The kids recently went back to school and it didn’t seem fair to me that they get to crack on with that heady job of learning while all us oldies have is a more crowded commute.
To celebrate September, and to do some learning, the Razors went on a field trip to the Victoria & Albert Museum to feast on its latest exhibition, FOOD: Bigger than the Plate.
I love the V&A. I love wandering past all the ‘old stuff’ and into a space that, over the years, has given me McQueen, Kylie, Princess Diana, Bowie, and cruise ships. They’re nothing if not eclectic over there.
What did I learn?
That pineapple fabric is pretty cool, that I need to watch more YouTube (Italian Grandmas Try Olive Garden For The First Time had me hooting in hallowed halls), that chickens are fabulous and complicated, and that the people who get our food to our plates – from cake to carrot – deserve all of our respect.
Like any good schoolmistress, I naturally doled out some homework after our visit. Here’s what the team had to say:
“I was fascinated by the ingenuity of others and their desire to find ways to be more sustainable (who knew you could make cups and saucers out of used coffee grounds?!). With all the talk of global warming and how we’re ruining our planet, it was comforting to see many examples of people trying to make a difference. (It made me feel like I should do something too!) I also really enjoyed the video reel on how food is produced and farmed all around the world. I’d genuinely never given any thought as to how my iceberg lettuce is harvested and prepped to be sold. I often think about technology and the potential for it to render humans obsolete, so it was quite refreshing to see examples of humans and technology working together in food production.”
“I really enjoyed the exhibition. There’s something that stuck with me from the moment we walked in: 60% of the world still doesn’t have access to clean water. I had no idea it was that much and it’s already made me stop being so wasteful with tap water. I’m a big hypocrite when it comes to eating meat (I love eating it but can’t bear to think about the process behind it) so watching the video reel of a mass production line was pretty disturbing. It might not be enough to put me off meat for good but it’s definitely made me want to make my food choices more carfeully.”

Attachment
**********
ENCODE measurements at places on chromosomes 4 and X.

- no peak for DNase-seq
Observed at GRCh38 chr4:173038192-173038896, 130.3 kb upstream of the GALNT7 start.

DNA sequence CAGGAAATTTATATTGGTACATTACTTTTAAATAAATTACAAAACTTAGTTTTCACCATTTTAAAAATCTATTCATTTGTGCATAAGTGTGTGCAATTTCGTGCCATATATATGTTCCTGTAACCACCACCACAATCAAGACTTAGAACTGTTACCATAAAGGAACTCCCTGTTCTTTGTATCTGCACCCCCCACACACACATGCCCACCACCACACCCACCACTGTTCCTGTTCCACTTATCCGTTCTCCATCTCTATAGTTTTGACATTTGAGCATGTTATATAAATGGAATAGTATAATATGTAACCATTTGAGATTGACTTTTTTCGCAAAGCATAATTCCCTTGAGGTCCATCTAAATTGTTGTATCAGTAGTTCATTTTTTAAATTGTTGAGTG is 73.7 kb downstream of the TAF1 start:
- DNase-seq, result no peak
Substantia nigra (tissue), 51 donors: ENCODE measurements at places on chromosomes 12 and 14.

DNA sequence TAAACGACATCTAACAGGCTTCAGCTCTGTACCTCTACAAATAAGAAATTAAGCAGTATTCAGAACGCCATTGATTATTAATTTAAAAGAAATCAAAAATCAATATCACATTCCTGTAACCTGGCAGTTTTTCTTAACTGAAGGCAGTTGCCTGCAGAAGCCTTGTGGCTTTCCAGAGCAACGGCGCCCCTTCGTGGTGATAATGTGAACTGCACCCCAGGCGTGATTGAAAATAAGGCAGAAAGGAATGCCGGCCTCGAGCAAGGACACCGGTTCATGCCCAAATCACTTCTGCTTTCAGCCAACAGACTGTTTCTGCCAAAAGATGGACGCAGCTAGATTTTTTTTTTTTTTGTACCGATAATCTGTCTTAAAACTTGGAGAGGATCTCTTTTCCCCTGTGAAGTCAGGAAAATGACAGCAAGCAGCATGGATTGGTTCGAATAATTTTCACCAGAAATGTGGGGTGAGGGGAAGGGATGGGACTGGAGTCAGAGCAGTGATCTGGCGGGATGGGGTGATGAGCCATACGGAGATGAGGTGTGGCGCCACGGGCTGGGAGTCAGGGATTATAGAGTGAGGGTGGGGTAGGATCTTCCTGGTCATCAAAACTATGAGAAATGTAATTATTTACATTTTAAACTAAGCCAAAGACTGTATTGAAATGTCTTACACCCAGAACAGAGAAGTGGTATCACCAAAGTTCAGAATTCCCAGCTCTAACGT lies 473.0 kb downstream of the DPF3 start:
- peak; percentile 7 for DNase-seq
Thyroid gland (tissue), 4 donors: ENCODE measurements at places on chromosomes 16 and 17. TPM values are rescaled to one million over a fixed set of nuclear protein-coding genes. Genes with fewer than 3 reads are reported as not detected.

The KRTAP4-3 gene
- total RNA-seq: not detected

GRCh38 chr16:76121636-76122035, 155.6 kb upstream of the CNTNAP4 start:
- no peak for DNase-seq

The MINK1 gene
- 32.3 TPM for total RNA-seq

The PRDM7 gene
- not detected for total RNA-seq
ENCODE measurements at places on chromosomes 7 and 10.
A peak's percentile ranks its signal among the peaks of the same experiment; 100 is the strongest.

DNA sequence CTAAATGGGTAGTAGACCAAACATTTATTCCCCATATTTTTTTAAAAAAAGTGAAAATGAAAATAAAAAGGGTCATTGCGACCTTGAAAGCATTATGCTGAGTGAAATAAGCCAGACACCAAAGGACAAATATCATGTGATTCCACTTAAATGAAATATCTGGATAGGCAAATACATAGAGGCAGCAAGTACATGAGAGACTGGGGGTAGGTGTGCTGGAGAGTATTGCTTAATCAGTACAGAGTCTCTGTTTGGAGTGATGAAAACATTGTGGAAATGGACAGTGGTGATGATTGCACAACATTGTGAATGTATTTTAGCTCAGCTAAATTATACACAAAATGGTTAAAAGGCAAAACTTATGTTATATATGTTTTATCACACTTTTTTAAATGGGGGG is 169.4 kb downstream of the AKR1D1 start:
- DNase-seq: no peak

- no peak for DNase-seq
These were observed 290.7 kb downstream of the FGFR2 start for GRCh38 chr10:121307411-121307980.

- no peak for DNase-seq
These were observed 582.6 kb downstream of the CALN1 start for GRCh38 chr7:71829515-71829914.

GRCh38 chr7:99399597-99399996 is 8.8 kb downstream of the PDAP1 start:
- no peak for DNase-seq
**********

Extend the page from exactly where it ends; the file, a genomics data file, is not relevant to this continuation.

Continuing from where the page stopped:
“I thought the digital farming aspect was fascinating. Using computer robotic systems to adjust and monitor climate, energy and plant growth inside a specialised growing chamber really blew my mind. Creating varying climatic conditions for different products opens up agricultural research to the digital generation and could allow for more products to be grown here rather than imported from different countries. It was scary, but comforting, to see how the digital world could farm products locally and help reduce climate change. I like to think of my food being grown organically but if this method could help to reduce the global impact of exportation then why not? The marriage of farming and technology is a beautiful concept and I think it should be adopted everywhere. I also enjoyed LOCI Food Lab where you personally select what makes a great food system and they make an hors d’oeuvre snack tailored just for you. Yum!”
“This exhibition made me think how little I know (or think) about where my food comes from; and that I totally take for granted how accessible it is. I’m out a fair bit during the week which means I’m often guilty of food wastage. I actually stopped myself buying an iceberg lettuce the other day having had my eyes opened to the laborious process from field to supermarket. The final exhibit is LOCI Food Lab where we got to try a canapé of sustainable food which I found surprisingly enjoyable and made me feel positive about the future of food!”
“My general expectation was that I’d come away from this exhibition with some new ideas to help change my behaviours. What I hadn’t banked on was how charming it would also be. FOOD: Bigger than the Plate is as entertaining as it is informative. I could go on about almost every exhibit for hours, but my favourite part was a 13-minute silent loop of short video clips showing the sinister truths of food production (not just obligatory abattoir scenes but the crop-dusting and crop-picking too). When we see these kind of clips on TV there’s usually a narrator stealing focus. This time, the images did all the talking, leaving me with plenty of food for thought.”
Here’s to being well and truly back at school! (If we’ve whetted your appetite, the exhibition will be on until Sunday 20th October.)